Faculty Senate

By Spencer Schneier, Staff Writer

Published in print Apr. 8, 2015

Last Wednesday, UNCG Faculty Senate met to discuss a myriad of topics, with Dr. Dana Dunn speaking for the first time as acting chancellor.

The meeting opened with Dunn proclaiming that a website titled “UNCG Clean House” is “doing great harm” to the university.

She accused the proprietors of the website of committing cyber-bullying, which in North Carolina is considered a committable state crime.

It is unclear whether she has taken action to try and reprimand whomever is overseeing the website.

She also noted that a prospective faculty member rescinded an employment opportunity because their wife found the website, and expressed concern for the safety of their family.

Dunn also claimed that students are fearful of the website, but failed to cite any specific examples.

Senate Bill-593 came up in Dunn’s address, and she proclaimed that the bill did not appear to be garnering much support. She noted the presence of multiple UNC-Greensboro administrative staff members to lobby the bill.

The bill would require professors to lecture eight courses per academic year, or else they would face a salary reduction depending on their course load. Many have suggested this would hurt the UNC system’s ability to attract top faculty, but proponents of the bill suggest that it would improve the quality of education for students system-wide.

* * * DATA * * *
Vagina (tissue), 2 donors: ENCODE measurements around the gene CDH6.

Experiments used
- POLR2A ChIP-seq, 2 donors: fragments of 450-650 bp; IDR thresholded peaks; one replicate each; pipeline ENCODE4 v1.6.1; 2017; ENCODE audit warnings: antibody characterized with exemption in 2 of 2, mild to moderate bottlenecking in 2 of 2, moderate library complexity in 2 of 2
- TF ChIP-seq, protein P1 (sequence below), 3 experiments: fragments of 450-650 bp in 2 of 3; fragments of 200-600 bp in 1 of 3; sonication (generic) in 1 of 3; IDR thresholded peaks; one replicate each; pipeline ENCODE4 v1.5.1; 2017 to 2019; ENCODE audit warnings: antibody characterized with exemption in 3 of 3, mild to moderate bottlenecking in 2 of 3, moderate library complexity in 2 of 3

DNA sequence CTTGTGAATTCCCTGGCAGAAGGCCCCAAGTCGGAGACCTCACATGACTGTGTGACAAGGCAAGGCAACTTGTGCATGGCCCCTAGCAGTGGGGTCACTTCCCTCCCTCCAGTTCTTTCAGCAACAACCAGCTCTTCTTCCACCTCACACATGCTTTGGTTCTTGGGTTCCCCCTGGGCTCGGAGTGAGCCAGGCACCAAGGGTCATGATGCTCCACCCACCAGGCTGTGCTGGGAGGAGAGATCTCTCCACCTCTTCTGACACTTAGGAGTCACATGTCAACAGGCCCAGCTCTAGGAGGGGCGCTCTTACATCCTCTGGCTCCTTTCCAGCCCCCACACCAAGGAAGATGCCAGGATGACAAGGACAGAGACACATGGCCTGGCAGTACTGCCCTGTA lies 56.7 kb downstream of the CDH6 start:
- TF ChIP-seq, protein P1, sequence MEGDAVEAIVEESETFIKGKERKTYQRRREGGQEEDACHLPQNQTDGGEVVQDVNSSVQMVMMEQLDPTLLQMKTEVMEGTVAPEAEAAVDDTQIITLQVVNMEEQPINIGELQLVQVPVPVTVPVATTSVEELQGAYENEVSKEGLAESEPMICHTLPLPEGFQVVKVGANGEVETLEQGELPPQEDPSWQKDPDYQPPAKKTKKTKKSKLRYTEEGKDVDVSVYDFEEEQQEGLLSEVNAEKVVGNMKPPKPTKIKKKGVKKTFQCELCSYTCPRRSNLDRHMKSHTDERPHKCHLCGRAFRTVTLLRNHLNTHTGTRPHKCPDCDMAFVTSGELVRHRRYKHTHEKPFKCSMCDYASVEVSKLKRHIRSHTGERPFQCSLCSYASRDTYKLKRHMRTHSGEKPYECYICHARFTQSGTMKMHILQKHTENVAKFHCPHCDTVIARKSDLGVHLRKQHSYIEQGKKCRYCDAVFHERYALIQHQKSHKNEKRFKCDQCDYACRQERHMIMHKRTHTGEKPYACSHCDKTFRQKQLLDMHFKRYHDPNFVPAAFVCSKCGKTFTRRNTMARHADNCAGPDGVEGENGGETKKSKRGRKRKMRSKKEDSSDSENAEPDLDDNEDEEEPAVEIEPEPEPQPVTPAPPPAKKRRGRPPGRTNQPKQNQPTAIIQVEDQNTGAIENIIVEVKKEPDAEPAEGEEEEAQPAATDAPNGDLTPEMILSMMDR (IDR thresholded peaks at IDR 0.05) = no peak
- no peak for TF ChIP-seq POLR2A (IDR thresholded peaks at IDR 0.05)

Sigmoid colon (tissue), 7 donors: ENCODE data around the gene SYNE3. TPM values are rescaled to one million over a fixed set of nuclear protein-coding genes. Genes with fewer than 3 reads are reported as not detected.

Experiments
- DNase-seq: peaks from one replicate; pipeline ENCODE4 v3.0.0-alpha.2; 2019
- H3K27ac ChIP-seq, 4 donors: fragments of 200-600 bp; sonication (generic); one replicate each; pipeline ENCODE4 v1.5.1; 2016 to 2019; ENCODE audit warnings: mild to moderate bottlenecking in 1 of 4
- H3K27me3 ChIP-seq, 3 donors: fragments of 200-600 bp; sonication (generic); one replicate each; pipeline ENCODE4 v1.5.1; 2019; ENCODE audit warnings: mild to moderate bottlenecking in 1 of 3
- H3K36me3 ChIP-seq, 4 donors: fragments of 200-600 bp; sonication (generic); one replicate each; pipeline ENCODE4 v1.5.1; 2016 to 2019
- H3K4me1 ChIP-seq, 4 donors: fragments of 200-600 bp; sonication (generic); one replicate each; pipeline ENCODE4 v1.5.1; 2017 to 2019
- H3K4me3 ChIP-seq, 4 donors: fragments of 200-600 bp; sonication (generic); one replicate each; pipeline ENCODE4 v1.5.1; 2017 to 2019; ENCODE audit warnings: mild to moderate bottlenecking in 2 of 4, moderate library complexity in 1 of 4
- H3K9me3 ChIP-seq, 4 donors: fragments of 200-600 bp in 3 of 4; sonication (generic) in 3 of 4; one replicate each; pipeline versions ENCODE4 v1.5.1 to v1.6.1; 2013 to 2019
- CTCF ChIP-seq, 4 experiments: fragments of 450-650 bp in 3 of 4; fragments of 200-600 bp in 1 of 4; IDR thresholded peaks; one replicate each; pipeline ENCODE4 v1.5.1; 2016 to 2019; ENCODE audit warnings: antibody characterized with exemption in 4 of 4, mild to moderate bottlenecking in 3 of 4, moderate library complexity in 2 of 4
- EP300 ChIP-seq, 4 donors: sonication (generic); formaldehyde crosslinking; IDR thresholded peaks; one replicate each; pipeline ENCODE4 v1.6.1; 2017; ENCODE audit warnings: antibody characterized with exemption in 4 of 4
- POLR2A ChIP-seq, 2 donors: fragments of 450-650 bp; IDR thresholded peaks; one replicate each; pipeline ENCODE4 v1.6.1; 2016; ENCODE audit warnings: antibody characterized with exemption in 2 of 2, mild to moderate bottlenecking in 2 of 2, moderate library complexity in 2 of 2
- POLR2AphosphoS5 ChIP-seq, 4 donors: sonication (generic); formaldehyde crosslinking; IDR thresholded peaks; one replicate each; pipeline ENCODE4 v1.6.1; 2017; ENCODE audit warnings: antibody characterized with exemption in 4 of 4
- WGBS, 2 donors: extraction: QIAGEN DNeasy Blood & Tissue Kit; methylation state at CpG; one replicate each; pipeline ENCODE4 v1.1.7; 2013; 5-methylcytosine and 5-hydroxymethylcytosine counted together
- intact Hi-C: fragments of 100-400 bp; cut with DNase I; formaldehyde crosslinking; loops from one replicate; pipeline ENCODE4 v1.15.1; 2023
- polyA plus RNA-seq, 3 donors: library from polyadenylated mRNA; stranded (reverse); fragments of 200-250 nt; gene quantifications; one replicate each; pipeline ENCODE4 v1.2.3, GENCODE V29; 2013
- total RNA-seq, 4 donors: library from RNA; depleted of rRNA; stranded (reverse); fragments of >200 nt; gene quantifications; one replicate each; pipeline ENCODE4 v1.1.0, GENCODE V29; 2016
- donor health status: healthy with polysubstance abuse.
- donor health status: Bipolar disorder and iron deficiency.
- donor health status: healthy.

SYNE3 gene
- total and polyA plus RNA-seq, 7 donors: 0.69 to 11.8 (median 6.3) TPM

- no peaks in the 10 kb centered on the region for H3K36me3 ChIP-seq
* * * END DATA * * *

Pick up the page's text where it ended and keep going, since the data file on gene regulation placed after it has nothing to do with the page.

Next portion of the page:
Dunn also alluded to a temporary 1.25 percent cut to the budget, which has, of late, added to the already present anxiety many UNCG administrators feel about the permanent 2.0 percent cut that will be implemented next academic year.

Dunn noted that the extra revenues collected from an increase in enrollment numbers would cover the 1.25 percent cut.

The Faculty Senate debated a resolution pertaining to post-tenure review, failing to reach any particular agreement on a resolution that has been tabled, due to disagreements about language, several times.  There appeared to be much discord and frustration with the process and language in the bill.

Also featured were some reports from various committees, including the Budget Committee, Student Learning Enhancement Committee and the Values Committee.

After these presentations, as well as a presentation detailing a new assessment for critical thinking capabilities of UNCG students and faculty, the senate opened the floor for new business.

Elizabeth Keathley, a faculty senator and a professor of music, gave a speech criticising the chancellor search committee for, what she says, has been a lack of transparency. She noted that the Faculty Senate had voted to make it a transparent process, and that their wishes had been ignored by the search committee.

At the resolution of her speech, she asked members of the Faculty Senate to stand in support of her remarks, and 20 members of the Faculty Senate stood in solidarity with Keathley. This was more than half of the members present.



Categories: News, spencer schneier

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